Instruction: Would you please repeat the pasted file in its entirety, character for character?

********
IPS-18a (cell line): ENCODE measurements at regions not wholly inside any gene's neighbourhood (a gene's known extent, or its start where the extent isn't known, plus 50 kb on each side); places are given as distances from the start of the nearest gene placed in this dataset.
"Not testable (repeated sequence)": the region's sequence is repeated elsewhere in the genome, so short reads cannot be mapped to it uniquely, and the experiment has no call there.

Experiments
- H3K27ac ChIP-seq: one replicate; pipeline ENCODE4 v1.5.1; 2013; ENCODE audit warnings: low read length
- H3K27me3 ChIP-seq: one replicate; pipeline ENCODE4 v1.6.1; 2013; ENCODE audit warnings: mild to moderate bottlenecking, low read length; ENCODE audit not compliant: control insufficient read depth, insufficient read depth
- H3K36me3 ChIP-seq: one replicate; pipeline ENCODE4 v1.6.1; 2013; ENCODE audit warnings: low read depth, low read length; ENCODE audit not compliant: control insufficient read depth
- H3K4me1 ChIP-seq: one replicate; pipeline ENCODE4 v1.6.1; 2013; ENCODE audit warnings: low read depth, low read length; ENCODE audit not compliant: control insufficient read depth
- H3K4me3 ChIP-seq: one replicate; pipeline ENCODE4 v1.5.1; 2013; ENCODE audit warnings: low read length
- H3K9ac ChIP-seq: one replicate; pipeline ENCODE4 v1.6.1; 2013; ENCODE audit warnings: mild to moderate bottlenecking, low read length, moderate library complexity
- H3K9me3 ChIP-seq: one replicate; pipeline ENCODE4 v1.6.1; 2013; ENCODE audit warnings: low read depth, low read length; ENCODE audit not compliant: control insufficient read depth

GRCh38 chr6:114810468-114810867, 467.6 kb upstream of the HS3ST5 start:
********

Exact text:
IPS-18a (cell line): ENCODE measurements at regions not wholly inside any gene's neighbourhood (a gene's known extent, or its start where the extent isn't known, plus 50 kb on each side); places are given as distances from the start of the nearest gene placed in this dataset.
"Not testable (repeated sequence)": the region's sequence is repeated elsewhere in the genome, so short reads cannot be mapped to it uniquely, and the experiment has no call there.

Experiments
- H3K27ac ChIP-seq: one replicate; pipeline ENCODE4 v1.5.1; 2013; ENCODE audit warnings: low read length
- H3K27me3 ChIP-seq: one replicate; pipeline ENCODE4 v1.6.1; 2013; ENCODE audit warnings: mild to moderate bottlenecking, low read length; ENCODE audit not compliant: control insufficient read depth, insufficient read depth
- H3K36me3 ChIP-seq: one replicate; pipeline ENCODE4 v1.6.1; 2013; ENCODE audit warnings: low read depth, low read length; ENCODE audit not compliant: control insufficient read depth
- H3K4me1 ChIP-seq: one replicate; pipeline ENCODE4 v1.6.1; 2013; ENCODE audit warnings: low read depth, low read length; ENCODE audit not compliant: control insufficient read depth
- H3K4me3 ChIP-seq: one replicate; pipeline ENCODE4 v1.5.1; 2013; ENCODE audit warnings: low read length
- H3K9ac ChIP-seq: one replicate; pipeline ENCODE4 v1.6.1; 2013; ENCODE audit warnings: mild to moderate bottlenecking, low read length, moderate library complexity
- H3K9me3 ChIP-seq: one replicate; pipeline ENCODE4 v1.6.1; 2013; ENCODE audit warnings: low read depth, low read length; ENCODE audit not compliant: control insufficient read depth

GRCh38 chr6:114810468-114810867, 467.6 kb upstream of the HS3ST5 start: